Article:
U.S. Department of Defense Header Image (click to return to U.S. Department of Defense homepage)
Search DefenseLink.mil
Apr. 17, 2015  War on Terror   Transformation   News Products   Press Resources   Images   Websites   Contact Us 
Modular System Promises
More Cohesive Family Support
By Maria L. Yost / Sentinel Living Editor

FORT HOOD, Texas, Dec. 16, 2004 – You can usually find Adrianne Moody at Smith Middle School working as the secretary to the assistant principal.

Originally from Fort Lauderdale, Fla., Moody lived many places as a military spouse including Germany, Fort Stewart, Ga., Fort Polk, La., and Fort Knox, Ky. She has been at Fort Hood five years.

Moody is excited to be a part of the new brigade and is looking forward to establishing cohesive system of family support.

"I've experienced many cultures and things that I wouldn't have a chance to experience otherwise," said Adrianne Moody

"This is an honor to have a positive place in history," Moody said. "When you're new and fresh you get to set the tone.

Moody says she enjoyed many things during her 21 years as an Army spouse especially the travel opportunities and learning about different cultures.

Moody's favorite duty station was Buedigen, Germany.

"We lived on the economy, so I got to mingle with the locals and experience the total culture," Moody explained.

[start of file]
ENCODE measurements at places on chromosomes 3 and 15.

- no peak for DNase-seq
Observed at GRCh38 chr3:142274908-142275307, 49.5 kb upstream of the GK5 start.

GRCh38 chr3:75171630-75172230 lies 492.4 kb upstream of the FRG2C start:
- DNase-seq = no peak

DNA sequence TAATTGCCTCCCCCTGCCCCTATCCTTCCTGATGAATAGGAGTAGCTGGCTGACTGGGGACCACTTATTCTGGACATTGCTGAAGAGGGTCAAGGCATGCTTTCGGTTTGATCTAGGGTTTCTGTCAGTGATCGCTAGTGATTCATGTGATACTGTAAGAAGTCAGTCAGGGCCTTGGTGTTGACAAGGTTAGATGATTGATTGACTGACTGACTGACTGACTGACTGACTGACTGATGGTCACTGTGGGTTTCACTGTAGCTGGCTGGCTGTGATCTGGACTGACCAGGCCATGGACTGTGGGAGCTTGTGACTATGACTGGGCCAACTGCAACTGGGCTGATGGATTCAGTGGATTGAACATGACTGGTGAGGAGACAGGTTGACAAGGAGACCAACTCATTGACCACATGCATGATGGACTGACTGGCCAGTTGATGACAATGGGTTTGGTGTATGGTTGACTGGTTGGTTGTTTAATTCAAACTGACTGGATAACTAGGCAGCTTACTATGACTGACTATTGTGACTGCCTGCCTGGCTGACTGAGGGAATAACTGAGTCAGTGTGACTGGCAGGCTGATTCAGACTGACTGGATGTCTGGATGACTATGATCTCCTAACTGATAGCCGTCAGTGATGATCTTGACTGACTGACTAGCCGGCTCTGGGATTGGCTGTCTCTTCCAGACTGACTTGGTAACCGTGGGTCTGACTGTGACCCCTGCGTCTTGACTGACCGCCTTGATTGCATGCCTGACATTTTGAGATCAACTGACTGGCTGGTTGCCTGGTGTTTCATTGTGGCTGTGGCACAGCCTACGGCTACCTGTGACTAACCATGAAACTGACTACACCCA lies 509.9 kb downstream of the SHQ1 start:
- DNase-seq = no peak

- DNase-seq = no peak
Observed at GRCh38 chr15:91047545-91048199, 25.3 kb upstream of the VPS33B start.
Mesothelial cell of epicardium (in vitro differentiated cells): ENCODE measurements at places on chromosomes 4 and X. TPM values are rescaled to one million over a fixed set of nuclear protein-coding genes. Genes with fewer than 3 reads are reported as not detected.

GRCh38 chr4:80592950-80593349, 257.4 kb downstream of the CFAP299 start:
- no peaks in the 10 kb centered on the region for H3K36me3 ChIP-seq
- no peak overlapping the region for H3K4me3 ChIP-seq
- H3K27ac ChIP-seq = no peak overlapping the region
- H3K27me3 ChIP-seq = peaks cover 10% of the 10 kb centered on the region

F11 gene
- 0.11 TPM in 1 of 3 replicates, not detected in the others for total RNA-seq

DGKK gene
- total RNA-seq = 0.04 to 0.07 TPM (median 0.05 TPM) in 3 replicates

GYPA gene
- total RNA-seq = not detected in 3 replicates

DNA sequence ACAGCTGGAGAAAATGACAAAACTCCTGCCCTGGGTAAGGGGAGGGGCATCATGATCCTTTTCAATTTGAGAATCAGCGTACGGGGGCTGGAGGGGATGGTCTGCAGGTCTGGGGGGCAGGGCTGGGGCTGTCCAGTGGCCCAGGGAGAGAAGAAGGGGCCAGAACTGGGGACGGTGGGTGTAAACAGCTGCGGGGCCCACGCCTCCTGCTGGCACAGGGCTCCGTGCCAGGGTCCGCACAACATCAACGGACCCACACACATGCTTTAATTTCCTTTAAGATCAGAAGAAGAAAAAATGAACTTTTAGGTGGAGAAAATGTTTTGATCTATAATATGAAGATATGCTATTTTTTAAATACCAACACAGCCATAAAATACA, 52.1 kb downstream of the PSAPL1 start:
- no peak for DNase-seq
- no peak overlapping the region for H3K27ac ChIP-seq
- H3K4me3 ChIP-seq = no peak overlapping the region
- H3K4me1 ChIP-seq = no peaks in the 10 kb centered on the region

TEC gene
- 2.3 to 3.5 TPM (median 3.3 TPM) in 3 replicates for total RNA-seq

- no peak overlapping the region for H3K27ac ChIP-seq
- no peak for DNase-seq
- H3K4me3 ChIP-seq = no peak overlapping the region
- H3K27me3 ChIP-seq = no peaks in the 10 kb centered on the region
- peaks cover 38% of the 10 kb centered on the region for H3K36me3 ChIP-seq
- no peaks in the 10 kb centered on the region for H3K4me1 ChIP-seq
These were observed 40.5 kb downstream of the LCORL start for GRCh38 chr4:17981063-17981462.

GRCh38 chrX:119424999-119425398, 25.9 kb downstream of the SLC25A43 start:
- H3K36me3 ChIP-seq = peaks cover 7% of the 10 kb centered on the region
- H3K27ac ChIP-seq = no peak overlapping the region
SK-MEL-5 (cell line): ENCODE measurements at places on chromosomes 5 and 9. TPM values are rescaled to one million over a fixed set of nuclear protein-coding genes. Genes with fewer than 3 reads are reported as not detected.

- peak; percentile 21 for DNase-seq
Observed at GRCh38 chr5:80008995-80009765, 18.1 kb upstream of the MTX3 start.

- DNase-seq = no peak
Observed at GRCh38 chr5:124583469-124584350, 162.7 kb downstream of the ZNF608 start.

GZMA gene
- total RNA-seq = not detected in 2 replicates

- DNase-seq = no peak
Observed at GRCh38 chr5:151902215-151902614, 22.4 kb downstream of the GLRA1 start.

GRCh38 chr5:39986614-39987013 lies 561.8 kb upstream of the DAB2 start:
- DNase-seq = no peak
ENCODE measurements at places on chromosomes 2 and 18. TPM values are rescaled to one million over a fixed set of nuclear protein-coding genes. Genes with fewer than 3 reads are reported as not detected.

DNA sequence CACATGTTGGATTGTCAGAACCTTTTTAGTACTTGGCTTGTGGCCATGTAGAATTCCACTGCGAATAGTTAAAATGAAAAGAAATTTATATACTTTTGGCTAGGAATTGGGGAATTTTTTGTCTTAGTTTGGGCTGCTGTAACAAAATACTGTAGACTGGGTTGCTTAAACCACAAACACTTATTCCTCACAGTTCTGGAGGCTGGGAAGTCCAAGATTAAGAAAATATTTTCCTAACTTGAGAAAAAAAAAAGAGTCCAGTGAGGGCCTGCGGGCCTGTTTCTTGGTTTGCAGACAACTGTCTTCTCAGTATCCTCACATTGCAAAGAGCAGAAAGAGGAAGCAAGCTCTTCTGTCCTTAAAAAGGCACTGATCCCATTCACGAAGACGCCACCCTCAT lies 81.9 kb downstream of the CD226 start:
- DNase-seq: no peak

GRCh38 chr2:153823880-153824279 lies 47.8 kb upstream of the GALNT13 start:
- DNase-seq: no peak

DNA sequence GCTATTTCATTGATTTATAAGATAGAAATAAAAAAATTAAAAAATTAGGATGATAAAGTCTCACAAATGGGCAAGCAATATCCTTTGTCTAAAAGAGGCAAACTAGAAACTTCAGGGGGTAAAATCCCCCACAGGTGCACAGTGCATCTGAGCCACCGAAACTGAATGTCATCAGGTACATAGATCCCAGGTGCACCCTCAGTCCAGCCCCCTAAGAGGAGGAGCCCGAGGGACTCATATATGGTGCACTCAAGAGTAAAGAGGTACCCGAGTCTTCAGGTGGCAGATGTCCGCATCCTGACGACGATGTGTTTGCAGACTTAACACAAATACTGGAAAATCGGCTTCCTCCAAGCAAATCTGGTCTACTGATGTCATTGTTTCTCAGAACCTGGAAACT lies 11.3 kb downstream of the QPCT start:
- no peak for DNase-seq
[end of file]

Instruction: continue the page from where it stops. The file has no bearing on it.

Putting her career on hold in support of her husband's career was a significant challenge for Moody.

"Constant moves make it difficult," Moody said. "I want to go back to school to become a social worker. This has always been my goal."

Photo, caption below.

Adrianne Moody, Smith Middle School, secretary to the assistant principal.

Being a military spouse helped Moody's professional life by encouraging her to communicate effectively with different people, learning to multitask and develop patience and tolerance.

Moody feels her experiences with the Army give her a foundation for mentoring new spouses.

"Because of my experiences, I know the resources in the community," Moody said. "I'm able to tell them where they can go (when spouses need something)."

Moody advises spouses not to be overwhelmed and to get involved in their Family Readiness Group.

"It is important because you get a lot of information about what is going on," Moody explained. "Ask if you don't know something. We're all in this together. I may not know you but we have a connection, use other spouses."

Moody also recommends getting out and enjoying the area, because the military lifestyle breeds independence.

"I was always independent, but raising children without your spouse around is a huge responsibility," Moody said. "The FRG helps build courage and strength."

"We want to get beyond our spouses just showing up during deployment," Moody explained. "We want them involved all of the time. We want family members to feel that the FRG belongs to them ."
Last Updated:
12/01/2005, Eastern Daylight Time
Special Reports
VA on Data Security
Leaving Lebanon Photos
Travels With Rumsfeld
Guantanamo Bay
Web Watch
Top Leaders
News Products
Press Articles
Press Resources
Pentagon Press Passes
Today in DoD
Press Advisories
Photo Essays
Briefing Slides
Casualty Reports
Civilian Jobs
Commanders Page
Detainee Affairs
DoD Websites
Freedom of Information
Military Homefront
Military Pay & Benefits
Multinational Force Iraq
My Pay
DoD Updates
 Site Map   Privacy & Security Notice   About DoD   External Link Disclaimer   Web Policy   About DefenseLINK   FirstGov.gov